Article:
Why then do some insects that use a catapult mechanism have longer legs if leg length has no effect on take-off velocity? Speed of take-off may not be the only adaptive value of a jump. Longer legs take longer to be accelerated, whether they are propelled by direct muscle contractions or by a catapult mechanism, and thus the forces exerted on the ground will be spread over a longer time. In turn, this will reduce the energy lost to deformation of compliant surfaces such as leaves. For example, consider two species of leafhopper with similar masses and with similar take-off velocities jumping from the same leaf. The short-legged *Cephalelus angustatus* has propulsive hind legs that are only 20% of body length, but those of the long-legged *Cicadella viridis* are 93% of body length. At take-off, the short-legged *Cephalelus* would lose 66% of its available energy to bending a leaf, whereas the long-legged *Cicadella* would lose only 9% (Burrows and Sutton, 2008). Long legs are therefore clearly advantageous in achieving a higher take-off velocity when jumping from compliant surfaces. Long legs do, however, require more structural reinforcement than shorter legs. The maximum bending moment on a leg is independent of its length, but the compressive forces are inversely proportional to length (Bennet-Clark, 1990) and the tendency to buckle is proportional to the square of the length (Popov, 1990). Thus, despite lower compressive stresses and similar bending stresses, longer legs will have to be more reinforced against buckling (Dirks et al., 2013). The tibiae of some bush crickets with hind legs three times the length of the body will sometimes buckle under the stresses of take-off (M.B., personal observations) and the tibiae of locusts have an inbuilt shock absorber to lessen damage to joints should a hind leg slip at take-off (Bayley et al., 2012).

### Other effects on take-off velocity

As body size increases, energy losses that are due to leg length or wind resistance are likely to alter take-off velocity (Alexander, 1995; Bennet-Clark and Alder, 1979; Scholz et al., 2006). These energy losses should have only a small effect on the take-off velocity of mantises. For example, the potential energy lost to gravity would have its greatest effect on the largest mantises, but would reduce their take-off velocity by less than 1% (Scholz et al., 2006). Likewise, over the 20–60 ms long acceleration phase of the mantis jump, wind resistance would reduce take-off velocity by less than 5% (Bennet-Clark and Alder, 1979). The agreement between the prediction of a power constrained model and the correlation between body mass and take-off velocity thus indicates that the primary constraint on the take-off velocity is the amount of power generated by the muscles. Once airborne, however, wind resistance would reduce jump distance depending on the size and mass of the insect (Bennet-Clark and Alder, 1979; Snelling et al., 2013; Vogel, 2005b).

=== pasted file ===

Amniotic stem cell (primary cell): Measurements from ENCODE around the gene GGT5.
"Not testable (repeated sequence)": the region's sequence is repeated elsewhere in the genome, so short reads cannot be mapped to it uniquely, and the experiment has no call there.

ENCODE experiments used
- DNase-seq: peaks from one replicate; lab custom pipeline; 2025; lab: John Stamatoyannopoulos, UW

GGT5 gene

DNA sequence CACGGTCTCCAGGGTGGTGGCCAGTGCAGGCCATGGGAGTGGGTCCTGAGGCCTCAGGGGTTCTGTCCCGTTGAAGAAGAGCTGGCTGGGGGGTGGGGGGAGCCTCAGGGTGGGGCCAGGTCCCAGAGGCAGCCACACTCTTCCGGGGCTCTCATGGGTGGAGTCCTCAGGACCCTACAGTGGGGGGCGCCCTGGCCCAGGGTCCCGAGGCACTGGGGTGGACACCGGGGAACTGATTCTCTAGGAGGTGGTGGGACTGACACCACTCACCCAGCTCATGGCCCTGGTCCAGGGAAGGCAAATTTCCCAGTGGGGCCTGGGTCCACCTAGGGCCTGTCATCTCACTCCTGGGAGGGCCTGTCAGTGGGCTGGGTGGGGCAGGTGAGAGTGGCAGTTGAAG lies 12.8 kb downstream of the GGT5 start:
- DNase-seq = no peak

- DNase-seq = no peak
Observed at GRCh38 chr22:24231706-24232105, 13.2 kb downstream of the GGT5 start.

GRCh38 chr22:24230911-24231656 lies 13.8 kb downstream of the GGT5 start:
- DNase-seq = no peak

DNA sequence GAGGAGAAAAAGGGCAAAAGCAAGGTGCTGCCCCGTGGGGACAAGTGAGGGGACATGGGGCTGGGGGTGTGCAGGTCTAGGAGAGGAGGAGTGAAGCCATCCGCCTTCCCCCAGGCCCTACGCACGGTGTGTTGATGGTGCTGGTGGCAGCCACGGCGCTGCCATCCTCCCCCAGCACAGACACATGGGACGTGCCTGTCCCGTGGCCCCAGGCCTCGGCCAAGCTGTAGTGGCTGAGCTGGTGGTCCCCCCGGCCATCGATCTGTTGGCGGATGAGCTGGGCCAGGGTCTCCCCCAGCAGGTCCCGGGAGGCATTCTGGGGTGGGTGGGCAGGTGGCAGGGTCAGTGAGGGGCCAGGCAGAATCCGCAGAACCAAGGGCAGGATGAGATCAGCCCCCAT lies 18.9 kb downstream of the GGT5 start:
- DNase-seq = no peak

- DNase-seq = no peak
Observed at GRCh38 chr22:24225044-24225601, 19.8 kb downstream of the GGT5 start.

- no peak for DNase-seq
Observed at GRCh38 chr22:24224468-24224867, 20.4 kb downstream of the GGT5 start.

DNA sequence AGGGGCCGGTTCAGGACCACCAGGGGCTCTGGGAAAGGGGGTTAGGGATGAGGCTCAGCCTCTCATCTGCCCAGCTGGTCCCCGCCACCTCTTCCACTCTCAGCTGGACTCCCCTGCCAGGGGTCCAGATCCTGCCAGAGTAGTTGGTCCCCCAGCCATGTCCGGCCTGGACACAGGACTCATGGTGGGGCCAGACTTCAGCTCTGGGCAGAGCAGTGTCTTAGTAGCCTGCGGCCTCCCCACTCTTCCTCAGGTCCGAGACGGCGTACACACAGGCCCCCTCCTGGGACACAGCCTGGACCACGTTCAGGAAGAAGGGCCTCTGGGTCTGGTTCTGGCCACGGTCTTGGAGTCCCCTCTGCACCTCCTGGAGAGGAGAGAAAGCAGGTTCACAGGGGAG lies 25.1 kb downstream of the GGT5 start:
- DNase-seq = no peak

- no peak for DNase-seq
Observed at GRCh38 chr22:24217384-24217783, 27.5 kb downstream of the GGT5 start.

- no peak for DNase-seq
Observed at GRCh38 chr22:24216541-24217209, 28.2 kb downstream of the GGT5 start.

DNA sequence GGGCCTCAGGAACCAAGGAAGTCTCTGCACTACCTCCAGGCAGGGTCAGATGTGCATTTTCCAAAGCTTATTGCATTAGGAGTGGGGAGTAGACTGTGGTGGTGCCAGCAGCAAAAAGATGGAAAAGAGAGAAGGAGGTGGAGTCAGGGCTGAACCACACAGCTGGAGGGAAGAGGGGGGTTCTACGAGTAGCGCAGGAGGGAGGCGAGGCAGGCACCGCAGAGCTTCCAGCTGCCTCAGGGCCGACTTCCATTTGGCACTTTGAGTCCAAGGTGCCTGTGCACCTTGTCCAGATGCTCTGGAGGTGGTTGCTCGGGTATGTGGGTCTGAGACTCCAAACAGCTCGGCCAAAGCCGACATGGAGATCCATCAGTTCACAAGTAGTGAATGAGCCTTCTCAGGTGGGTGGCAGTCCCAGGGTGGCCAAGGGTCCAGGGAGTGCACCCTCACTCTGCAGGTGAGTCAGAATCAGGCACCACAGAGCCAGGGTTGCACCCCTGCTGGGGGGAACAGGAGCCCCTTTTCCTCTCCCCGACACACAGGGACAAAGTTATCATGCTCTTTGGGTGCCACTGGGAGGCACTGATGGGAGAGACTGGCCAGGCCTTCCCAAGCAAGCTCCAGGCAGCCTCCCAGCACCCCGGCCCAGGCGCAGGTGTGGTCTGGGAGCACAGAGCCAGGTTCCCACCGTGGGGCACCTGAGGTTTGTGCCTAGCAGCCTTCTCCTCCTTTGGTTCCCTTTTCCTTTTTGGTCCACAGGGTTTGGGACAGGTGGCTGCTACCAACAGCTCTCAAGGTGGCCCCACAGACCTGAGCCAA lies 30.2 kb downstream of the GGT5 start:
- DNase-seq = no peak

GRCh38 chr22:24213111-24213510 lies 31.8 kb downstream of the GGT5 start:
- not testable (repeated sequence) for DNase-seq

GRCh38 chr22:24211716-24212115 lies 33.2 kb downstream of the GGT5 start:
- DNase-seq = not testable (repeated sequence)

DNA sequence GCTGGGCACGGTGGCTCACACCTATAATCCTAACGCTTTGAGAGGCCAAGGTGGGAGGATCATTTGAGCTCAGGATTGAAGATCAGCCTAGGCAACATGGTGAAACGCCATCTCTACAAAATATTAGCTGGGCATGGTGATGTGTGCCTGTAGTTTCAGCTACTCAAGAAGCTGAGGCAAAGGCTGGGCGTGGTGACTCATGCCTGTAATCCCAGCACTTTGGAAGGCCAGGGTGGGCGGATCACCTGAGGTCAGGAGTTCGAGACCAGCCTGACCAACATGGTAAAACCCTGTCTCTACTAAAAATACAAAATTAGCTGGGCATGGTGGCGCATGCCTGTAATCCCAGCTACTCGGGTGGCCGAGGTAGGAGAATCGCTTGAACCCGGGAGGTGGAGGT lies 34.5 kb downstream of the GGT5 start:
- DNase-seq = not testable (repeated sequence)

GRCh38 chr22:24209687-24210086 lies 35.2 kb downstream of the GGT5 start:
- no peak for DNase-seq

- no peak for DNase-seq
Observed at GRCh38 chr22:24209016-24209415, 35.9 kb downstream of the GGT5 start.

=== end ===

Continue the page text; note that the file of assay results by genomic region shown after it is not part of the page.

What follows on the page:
Many scaling laws are often analysed in terms of behaviour, such as the morphology of the legs and body and the velocity of locomotion (Biewener, 1989; Hooper, 2012; Usherwood, 2013). Mantises and grasshoppers are an example of insects of similar size and mass that engage in the same behaviour – jumping. The biomechanics underlying these movements are, however, different. In mantises, take-off velocity is constrained by the power that can be generated by the direct contraction of muscle. In contrast, the take-off velocity of a grasshopper is constrained by the energy that the muscles can store in the spring of a catapult mechanism. Thus, in these two groups of insects, their differing biomechanics result in the same behaviour being subjected to different scaling laws.

## Acknowledgements

We thank our Cambridge colleagues for many helpful suggestions during the experimental work and for their constructive comments on drafts of the manuscript.

## FOOTNOTES

**Competing interests**The authors declare no competing or financial interests.

**Author contributions**M.B. and M.D. designed and carried out the experimental measurements and analysed the morphometric and kinematic data. D.A.C. raised the mantises and participated in acquisition of data. G.P.S. carried out data and modelling analysis. G.P.S. and M.B. wrote the paper. M.D. and D.A.C. edited and approved the final draft.

**Funding**This research received no specific grant from any funding agency in the public, commercial, or not-for-profit sectors. G.P.S. is supported by a University Research Fellowship from the Royal Society of London [UF 130257]. D.A.C. is funded by an F+ Postdoctoral Fellowship from KU Leuven, Belgium. Deposited in PMC for immediate release.

**Supplementary information**Supplementary information available online at http://jeb.biologists.org/lookup/doi/10.1242/jeb.133728.supplemental

- Received October 22, 2015.
- Accepted May 3, 2016.

- © 2016. Published by The Company of Biologists Ltd

This is an Open Access article distributed under the terms of the Creative Commons Attribution License (http://creativecommons.org/licenses/by/3.0), which permits unrestricted use, distribution and reproduction in any medium provided that the original work is properly attributed.